Outside the box: An energy-efficient addition

Issue 33 Words: Verity Campbell Photography: Loren Mitchell
Box Hill, Melbourne
  • Luke and Megan worked hard to preserve their double brick family home, while adapting it to suit their needs. They found that many builders and designers they spoke to didn’t see the value in retaining it, suggesting instead they knock it down and start again.
  • The water feature was an idea of Luke’s – a child-safe, but equally tranquil alternative to a pond, which also serves an ecological function.
  • The open plan addition is passively warmed with north-facing double glazing and insulated concrete slab. An efficient Morso S10 wood stove replaced the existing gas ducted heating system.
  • The new bathroom replaces what was the original kitchen, and is full of lovingly restored secondhand items.
  • The extension is sealed for comfort; the walls were built with larger studs to allow for R3.5 batts instead of the standard R2.5, and bigger rafters were used for the roof to fit R6 insulation batts. Furniture and fittings were reused wherever possible or sourced secondhand.

  • Glazing to the addition was carefully considered to maximise northern light while not compromising performance.

An energy-efficient addition to a charming double brick home in Melbourne’s east bucks the trend for all new.

Melbourne’s Box Hill has a diminishing number of eclectic, post-war homes, increasingly replaced by knock- down-rebuilds, and the newly renovated McCarthy family home almost followed the same path. The family – Luke and Megan, and their two children – loved their double-fronted brick home, but they found most building designers and construction companies they approached didn’t understand the attachment. “They often voiced the opinion that it’d be cheaper to bulldoze and rebuild,” says Luke, “and after many failed attempts to get build quotes, we almost gave up”.

Luckily the couple found a building designer up for the challenge. Simone Schenkel from Grüen Eco Design prides herself on her hands-on approach and willingness to go the extra mile for her projects. Her approach for this renovation and extension was driven by a philosophy that energy efficiency is achievable on any budget. “We had a very tight budget,” says Simone, “but we integrated the cost of energy efficiency into the design, rather than designing something and trying to make it sustainable at the end”.

With Simone on board, it took the team six months to find a builder willing to join this hands-on, ESD collective. But once they did, they set to work matching the construction details to the modest budget.

For the build, Luke decided to be on site as much as possible – an approach he highly recommends. “I took long service leave,” he says, “so I was on site when the work commenced. This meant any problems we encountered could be resolved quickly, and new opportunities could be realised. It also gives the builder a chance to learn your preferences so they can better make assumptions when you’re not there.”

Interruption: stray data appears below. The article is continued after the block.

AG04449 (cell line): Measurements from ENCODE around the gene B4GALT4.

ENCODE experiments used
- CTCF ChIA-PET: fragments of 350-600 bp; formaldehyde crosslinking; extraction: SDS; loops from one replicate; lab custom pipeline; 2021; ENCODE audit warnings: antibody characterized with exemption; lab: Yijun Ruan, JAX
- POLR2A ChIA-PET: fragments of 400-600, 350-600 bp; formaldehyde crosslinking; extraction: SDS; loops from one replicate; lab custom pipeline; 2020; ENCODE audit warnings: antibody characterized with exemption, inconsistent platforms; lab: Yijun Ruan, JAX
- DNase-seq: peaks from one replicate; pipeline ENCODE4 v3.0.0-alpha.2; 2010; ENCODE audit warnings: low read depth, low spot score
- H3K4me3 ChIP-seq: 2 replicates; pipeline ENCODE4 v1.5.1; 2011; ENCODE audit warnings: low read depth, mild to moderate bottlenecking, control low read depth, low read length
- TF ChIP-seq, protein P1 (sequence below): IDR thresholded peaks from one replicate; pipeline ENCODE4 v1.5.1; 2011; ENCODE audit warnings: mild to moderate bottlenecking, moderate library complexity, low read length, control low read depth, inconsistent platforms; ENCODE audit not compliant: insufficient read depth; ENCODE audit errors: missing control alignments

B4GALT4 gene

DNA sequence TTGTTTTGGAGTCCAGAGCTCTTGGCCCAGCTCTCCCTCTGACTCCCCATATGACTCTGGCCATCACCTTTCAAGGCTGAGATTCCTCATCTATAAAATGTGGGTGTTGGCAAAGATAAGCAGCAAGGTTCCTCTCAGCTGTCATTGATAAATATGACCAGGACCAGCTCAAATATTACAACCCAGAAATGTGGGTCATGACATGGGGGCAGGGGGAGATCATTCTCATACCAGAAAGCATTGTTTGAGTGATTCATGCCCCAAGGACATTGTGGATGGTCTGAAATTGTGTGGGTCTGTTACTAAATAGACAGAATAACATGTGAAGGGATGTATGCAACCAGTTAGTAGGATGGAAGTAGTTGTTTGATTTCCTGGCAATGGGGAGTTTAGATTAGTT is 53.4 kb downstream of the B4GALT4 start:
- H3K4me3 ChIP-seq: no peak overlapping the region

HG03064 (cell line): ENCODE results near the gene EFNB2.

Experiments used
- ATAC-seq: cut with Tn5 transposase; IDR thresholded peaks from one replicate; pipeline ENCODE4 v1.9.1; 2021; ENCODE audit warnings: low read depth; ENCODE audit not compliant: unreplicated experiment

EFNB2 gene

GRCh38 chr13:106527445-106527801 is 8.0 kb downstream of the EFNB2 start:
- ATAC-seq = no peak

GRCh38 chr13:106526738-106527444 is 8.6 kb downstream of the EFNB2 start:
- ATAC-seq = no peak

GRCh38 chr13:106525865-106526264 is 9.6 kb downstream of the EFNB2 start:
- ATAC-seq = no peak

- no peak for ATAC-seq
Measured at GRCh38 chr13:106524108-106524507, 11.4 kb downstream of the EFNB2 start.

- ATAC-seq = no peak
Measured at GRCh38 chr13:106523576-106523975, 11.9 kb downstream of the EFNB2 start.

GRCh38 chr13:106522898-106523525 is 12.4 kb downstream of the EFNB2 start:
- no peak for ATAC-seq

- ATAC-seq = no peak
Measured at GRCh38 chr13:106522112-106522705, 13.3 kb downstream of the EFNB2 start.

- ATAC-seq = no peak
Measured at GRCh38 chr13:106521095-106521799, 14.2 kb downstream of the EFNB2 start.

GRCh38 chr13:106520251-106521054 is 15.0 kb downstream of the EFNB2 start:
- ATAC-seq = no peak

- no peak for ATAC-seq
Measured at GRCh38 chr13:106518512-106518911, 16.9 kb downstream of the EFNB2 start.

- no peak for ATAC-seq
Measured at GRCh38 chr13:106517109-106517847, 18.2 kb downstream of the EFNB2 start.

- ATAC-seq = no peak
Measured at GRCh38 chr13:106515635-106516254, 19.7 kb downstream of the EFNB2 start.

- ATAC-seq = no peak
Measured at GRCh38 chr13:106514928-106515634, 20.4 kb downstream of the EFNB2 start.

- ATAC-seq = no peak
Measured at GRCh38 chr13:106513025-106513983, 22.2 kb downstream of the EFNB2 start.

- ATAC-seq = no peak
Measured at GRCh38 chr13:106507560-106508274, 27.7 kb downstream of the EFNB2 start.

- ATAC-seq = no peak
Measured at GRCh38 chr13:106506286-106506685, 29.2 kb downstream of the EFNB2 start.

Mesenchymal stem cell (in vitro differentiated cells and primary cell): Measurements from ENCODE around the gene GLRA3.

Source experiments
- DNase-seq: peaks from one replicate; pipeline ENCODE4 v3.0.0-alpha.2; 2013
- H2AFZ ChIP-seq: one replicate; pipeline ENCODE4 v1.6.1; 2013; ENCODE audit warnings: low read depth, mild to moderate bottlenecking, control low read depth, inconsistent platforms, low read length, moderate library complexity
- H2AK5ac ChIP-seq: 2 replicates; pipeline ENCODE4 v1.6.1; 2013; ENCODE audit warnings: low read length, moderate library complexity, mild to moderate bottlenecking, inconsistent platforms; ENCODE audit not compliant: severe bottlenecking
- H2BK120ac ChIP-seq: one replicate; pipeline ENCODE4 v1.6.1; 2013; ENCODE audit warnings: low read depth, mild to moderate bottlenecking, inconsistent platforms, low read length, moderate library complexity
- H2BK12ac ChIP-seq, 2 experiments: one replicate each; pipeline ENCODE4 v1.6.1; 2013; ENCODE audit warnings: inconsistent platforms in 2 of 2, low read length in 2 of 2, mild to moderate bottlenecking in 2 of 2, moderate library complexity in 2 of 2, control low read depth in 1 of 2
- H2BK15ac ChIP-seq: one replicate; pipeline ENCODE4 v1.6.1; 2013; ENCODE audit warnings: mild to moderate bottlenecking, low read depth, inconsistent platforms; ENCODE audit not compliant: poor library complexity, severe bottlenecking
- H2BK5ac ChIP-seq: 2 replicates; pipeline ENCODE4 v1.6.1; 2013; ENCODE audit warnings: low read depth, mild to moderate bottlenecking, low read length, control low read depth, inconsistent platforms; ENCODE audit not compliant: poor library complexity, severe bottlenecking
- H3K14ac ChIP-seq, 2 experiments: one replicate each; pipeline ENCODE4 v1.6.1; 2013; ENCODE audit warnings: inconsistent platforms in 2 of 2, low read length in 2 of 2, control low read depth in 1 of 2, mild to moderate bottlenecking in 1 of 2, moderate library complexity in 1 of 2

The extension features a large open- plan kitchen, dining and lounge area. It opens out to a pergola and is built down the hill to immerse the room in garden views. An insulated concrete slab floor helps keep the home warm through winter, while in summer the pergola is covered with shadecloth to keep the heat out; eventually this will be replaced by the still immature deciduous vines.

Corrugated iron roof and timber cladding, exposed vertical beams and a concrete floor give the extension a sleek industrial flavour. Double-glazed windows, installed in the extension and retrofitted in the old part, fill the house with natural light. The uPVC window frames, fairly standard in Simone’s native Germany but relatively uncommon in Australia, were chosen for their insulative qualities, ease of maintenance and comparatively low-cost, “if you want timber frames for the same performance you pay much more, in this case it would have been over $10,000,” says Simone.

The floorboards, cabinets, bricks, kitchen benchtops, appliances, taps, fixtures and fittings in the house were either reused or sourced secondhand. “We made the budget work by saving money on recycled fittings and materials,” says Simone. “This meant we could spend more money on the shell of the house, and really good windows and insulation.”

A creative approach to materials delivered insulation gains without fiscal pain: the walls and roof are standard timber construction but, says Simone, “we built the new walls with larger studs to allow for R3.5 batts instead of the standard R2.5, and we used bigger rafters on the roof to fit R6 insulation batts”.

Outside the home received similar love and care. The family enlisted Ryan Young Designs to create a delightful and functional landscape with natives, exotics, vegetable gardens and water features to support the home’s cooling. “In the hotter months,” explains Luke, “we can open the smaller lower windows by the water feature to provide a little passive cooling in the evenings”.

The team’s comprehensive effort certainly paid off, bringing the home up to 8.1 Stars. The renewed house is comfortable year-round and saves its delighted owners on bills. “I’m proud of its high house energy star rating,” says Luke. “It has a higher rating than most new houses despite being a renovation and addition.”

The home has been recognised for its achievements too, shortlisted in the Premier’s Sustainability Awards 2015.


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Cover of Issue 33
You can read more about Outside the box: An energy-efficient addition in Issue 33 of Sanctuary magazine.

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Grüen Eco Design

Silkwood Constructions Pty Ltd

Ryan Young Design

Renovation and addition

Box Hill South, Victoria

$260,000 (incl. professional fees)

Land 765 sqm
House 164 sqm

8.1 Stars

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